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Seekers seem to be a sentimental lot, holding onto the notion that a loving ghost of a guru is hovering over them. Even when past teachers have pointed to the void as who they are and pointed away from their personal form, people still want to imagine their guru is a holy individual who still exists in form. In other words, they want their mirage to be a spiritual one. This imagining though, keeps the belief alive that they too are an individual who must wake up and be like their guru. When Ramana Maharshi commented about death he said, “Where will I go? And where can I go?” Yet people still want to imagine his ghostly individual presence hovering over a “you” as an individual so “you” can wake up.

girlromanticnotionsoptiMany devotees become seduced by the cosy feelings generated by being a part of a spiritual community and having a spiritual purpose. What they like (and it’s understandable) is to have their ‘love’ buttons pressed, their oxytocin raised. Nothing wrong with love, it’s just that it has nothing to do with waking up. Many fall in love with their teacher and then become teachers themselves. Then instead of pointing to the nothingness and the mirage they point to their love and gratitude for a teacher and approve only those who become devotees of the same teacher. Being in love with a teacher or community or being loyal to a teacher or a teaching (while it feels nice) is being loyal to a mirage and missing out on seeing where Nisargadatta and Ramana and Buddha were pointing. They pointed to the nothingness as to who they were, who you are, who everyone is. So no matter how amazingly spiritual someone appears or how ordinary, it is the same mirage material.

Many wait for or work towards a feeling that they imagine goes along with enlightenment. When a low self esteem response, or a fearful or negative response is seen as illusory (or as made of the same energy) as an enlightened response do you need to work on changing them?

Seekers are usually looking in the mirror and checking to see if their responses and actions have become enlightened one’s or not. They make decisions to change themselves until they have all the appropriate feelings, actions and reactions. Teachers add to the confusion by approving and disapproving of students depending upon their actions and responses. This creates a false idea that the devotee is an individual with an “I” who must become an enlightened “I”. But with no real “I” present and all responses found to be illusory, it’s a relief to put the mirror down and never again be concerned about what one’s responses are.

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It’s a relief to discover that no particular action is required, no approval from someone else is needed. There is no servile or holy action to do. There is no one you have to be with or devoted to to receive anything. Anything you do receive belongs to the mirage. Any role you play is as illusory as any other role. You don’t need to become an amazing person with a holy story. Regardless of what seems to be your life story, when you see that it is all illusion (arising out of Nothing and made out of Nothing) you’ll see there is absolutely nothing that needs to be done.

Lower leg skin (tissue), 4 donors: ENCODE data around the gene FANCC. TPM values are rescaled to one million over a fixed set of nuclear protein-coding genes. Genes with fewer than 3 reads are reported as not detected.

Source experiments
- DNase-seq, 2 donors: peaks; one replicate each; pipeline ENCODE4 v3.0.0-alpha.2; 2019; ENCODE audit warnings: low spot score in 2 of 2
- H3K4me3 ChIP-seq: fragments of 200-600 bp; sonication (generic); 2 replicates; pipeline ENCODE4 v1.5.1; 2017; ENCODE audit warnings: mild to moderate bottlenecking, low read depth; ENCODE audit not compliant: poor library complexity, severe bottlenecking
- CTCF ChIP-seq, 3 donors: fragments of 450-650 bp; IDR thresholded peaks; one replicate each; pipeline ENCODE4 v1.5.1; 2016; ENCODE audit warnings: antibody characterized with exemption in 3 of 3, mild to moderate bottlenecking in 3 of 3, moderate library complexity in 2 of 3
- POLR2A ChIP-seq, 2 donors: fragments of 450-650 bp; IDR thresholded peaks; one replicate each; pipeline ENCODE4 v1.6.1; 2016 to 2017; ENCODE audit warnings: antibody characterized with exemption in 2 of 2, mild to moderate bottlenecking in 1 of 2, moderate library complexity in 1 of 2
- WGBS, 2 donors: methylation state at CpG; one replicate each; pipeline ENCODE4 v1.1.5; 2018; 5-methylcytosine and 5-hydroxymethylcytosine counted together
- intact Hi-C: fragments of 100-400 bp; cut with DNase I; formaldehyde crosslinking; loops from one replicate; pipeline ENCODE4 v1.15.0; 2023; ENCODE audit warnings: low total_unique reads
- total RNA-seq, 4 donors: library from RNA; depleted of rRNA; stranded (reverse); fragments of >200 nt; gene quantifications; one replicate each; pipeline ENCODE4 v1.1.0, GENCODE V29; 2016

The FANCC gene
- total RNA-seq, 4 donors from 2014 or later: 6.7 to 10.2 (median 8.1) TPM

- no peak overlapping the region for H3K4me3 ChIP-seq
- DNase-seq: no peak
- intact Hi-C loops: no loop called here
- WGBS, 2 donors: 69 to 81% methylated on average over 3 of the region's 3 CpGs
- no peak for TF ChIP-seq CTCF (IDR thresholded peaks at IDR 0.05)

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Wake up to the void and be free of all spiritual activity as a means to enlightenment.

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When we cannot tell the difference between the theatre of being at home and the theatre of being in a temple, or meditating or being with a teacher it’s because we see the underlying unity wherever we are and that everyone is really our own Self.

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Until then seekers continue to think spirituality exists in someone else or someplace else.

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Nisargadatta said 8 days only in his company or else it becomes a guru’s game. Ramana Maharshi likened enlightening others to a jail sentence and neither he nor Nisargadatta encouraged devotees.

 It’s only natural that if a devotee believes enlightenment exists within an individual they begin to seek approval, love or a special transmission from that individual. But Nisargadatta said he wasn’t interested in pacifying people’s lives with a spiritual community or letting people play the guru game with him.

Nisargadatta  said to wake up and to continue with one’s vocation or interests.

Stephen Jourdain (french teacher) had his own unique way of saying the same thing. –

Jourdain – “A chap is in direct contact with infinity and he has a realization, he is the realization. What is he going to do? Try to speak of what he lives and write a lot of books and convince people? Be a missionary? Not at all. He will go out and smoke a cigarette, perhaps at a cafe, and order a good coffee and drink it.

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None of the above is an instruction on how to live, (for that would only be a mirage instruction). Only use that which inspires you, as Consciousness, to enjoy yourself as Consciousness or, you as Nothing, to enjoy your nature as Nothing. If anything sounded like a rule to follow, or a judgment, jettison it immediately. No characters above portray real people other than Stephen Jourdain, Ramana Maharshi and Nisargadatta Maharaj.